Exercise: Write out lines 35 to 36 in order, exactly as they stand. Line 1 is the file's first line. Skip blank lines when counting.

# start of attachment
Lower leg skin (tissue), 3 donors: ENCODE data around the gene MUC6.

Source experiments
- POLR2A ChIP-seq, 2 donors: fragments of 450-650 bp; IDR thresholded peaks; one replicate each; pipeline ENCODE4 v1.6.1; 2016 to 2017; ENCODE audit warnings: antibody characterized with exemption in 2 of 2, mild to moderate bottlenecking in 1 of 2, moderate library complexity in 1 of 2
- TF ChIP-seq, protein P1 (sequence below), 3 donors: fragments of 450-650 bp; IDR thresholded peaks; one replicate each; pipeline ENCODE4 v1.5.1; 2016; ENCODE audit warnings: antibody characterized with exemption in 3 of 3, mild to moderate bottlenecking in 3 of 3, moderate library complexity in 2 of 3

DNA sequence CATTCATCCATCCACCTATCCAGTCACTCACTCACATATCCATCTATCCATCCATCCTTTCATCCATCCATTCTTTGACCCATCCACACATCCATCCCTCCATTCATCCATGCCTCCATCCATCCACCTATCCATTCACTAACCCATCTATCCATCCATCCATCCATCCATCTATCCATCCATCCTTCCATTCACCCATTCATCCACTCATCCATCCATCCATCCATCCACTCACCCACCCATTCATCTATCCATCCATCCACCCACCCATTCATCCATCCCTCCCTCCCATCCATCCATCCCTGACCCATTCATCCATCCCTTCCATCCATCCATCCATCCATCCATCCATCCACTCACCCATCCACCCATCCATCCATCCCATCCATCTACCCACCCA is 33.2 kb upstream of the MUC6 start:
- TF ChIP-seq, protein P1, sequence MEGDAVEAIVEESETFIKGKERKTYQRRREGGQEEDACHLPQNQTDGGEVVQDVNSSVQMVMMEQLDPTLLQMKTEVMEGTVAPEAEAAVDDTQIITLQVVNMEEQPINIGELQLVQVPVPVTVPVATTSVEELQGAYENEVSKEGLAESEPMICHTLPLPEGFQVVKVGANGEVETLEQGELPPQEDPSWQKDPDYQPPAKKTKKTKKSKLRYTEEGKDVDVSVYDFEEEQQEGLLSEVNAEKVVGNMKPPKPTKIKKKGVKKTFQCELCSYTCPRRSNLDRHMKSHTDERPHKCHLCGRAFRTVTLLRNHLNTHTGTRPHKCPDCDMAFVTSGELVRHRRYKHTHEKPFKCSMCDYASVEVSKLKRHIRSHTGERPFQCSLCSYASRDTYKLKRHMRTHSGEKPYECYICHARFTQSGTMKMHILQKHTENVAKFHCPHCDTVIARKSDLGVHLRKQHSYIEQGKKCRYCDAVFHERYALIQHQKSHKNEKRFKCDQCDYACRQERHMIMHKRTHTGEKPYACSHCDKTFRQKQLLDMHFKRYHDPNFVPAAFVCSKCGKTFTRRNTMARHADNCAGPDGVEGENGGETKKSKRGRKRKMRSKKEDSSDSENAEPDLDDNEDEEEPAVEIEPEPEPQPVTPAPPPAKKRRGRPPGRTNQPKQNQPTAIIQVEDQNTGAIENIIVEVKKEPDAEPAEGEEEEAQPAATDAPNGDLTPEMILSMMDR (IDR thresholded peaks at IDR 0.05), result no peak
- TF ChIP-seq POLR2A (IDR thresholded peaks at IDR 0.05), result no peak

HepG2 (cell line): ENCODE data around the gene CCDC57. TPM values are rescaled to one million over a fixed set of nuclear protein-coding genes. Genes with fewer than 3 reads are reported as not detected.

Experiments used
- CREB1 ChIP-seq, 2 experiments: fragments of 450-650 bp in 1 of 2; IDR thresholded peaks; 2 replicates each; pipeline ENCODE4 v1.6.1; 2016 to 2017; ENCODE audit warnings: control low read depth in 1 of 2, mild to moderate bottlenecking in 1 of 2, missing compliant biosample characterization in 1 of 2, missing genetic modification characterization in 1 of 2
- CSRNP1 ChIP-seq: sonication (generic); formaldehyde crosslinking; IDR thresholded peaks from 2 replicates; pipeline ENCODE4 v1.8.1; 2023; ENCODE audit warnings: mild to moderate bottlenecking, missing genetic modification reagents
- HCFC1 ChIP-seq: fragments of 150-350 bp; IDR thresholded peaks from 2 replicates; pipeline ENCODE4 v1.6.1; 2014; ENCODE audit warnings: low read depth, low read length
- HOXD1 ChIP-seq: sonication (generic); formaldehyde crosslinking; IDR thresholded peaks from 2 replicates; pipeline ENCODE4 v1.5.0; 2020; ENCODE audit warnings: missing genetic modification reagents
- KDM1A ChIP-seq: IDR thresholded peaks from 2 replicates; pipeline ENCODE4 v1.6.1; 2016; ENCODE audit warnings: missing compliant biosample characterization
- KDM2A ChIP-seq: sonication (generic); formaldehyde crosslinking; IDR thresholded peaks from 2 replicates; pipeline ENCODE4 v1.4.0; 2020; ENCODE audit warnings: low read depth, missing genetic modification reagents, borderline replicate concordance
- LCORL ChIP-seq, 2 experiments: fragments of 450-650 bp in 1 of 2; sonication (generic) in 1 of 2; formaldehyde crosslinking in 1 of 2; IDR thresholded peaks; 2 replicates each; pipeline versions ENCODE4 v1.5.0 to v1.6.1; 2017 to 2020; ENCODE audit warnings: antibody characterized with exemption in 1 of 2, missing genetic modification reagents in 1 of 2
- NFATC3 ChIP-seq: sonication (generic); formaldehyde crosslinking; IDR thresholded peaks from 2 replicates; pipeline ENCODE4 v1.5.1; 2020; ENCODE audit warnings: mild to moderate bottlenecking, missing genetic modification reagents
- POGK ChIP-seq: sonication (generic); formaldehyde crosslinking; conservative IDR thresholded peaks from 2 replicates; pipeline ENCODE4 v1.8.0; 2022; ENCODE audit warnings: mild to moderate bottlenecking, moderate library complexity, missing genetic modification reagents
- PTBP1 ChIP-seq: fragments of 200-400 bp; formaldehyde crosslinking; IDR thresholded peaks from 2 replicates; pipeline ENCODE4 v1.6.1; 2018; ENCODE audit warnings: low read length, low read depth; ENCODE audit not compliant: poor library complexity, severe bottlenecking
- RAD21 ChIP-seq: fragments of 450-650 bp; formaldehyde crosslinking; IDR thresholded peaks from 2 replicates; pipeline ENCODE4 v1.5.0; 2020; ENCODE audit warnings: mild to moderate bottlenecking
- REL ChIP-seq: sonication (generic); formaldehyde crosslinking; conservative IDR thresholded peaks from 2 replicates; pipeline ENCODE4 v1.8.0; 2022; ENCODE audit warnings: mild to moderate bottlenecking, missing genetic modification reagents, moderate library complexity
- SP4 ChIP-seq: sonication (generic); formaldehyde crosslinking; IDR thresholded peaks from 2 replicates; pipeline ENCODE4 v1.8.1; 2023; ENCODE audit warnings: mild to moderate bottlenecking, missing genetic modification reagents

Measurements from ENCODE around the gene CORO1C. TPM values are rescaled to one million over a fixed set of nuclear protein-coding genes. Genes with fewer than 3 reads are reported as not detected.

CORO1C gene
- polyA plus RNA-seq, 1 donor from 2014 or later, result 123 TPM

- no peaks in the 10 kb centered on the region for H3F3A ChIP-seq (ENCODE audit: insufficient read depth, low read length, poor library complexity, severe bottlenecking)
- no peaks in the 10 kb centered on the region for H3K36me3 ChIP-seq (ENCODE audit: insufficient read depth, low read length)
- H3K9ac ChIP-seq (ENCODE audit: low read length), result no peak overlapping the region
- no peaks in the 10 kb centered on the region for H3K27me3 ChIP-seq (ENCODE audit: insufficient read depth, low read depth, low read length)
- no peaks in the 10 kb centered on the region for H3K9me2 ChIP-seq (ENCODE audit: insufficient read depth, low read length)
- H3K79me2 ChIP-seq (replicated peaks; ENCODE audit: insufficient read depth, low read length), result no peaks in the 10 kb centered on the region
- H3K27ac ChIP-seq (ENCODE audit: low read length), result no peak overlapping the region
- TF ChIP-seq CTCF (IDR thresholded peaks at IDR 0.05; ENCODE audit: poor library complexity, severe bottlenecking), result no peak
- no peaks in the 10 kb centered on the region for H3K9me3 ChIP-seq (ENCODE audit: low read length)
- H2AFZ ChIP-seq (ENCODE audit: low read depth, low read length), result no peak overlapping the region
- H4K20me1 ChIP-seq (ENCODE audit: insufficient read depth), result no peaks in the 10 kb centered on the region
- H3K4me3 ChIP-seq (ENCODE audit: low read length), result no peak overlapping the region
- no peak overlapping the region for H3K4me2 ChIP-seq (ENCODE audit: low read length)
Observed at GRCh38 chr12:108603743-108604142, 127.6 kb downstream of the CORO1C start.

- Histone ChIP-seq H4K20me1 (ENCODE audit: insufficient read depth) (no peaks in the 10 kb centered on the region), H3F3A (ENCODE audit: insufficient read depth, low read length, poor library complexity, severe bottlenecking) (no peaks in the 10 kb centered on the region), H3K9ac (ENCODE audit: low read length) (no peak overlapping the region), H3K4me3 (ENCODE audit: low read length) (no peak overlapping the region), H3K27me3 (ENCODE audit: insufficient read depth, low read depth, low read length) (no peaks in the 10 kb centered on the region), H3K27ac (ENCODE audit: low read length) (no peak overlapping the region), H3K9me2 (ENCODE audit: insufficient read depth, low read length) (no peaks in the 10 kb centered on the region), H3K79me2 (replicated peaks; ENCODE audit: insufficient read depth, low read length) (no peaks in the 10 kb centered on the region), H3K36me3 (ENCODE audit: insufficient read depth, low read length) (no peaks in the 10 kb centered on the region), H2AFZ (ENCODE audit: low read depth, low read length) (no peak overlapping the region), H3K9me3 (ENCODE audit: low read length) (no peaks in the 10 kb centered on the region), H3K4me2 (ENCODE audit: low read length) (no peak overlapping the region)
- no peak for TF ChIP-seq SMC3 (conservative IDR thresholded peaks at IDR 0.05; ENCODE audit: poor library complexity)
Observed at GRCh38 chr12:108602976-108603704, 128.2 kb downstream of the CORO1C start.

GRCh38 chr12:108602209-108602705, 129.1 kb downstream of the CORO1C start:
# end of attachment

- H2AFZ ChIP-seq (ENCODE audit: low read depth, low read length), result no peak overlapping the region
- H4K20me1 ChIP-seq (ENCODE audit: insufficient read depth), result no peaks in the 10 kb centered on the region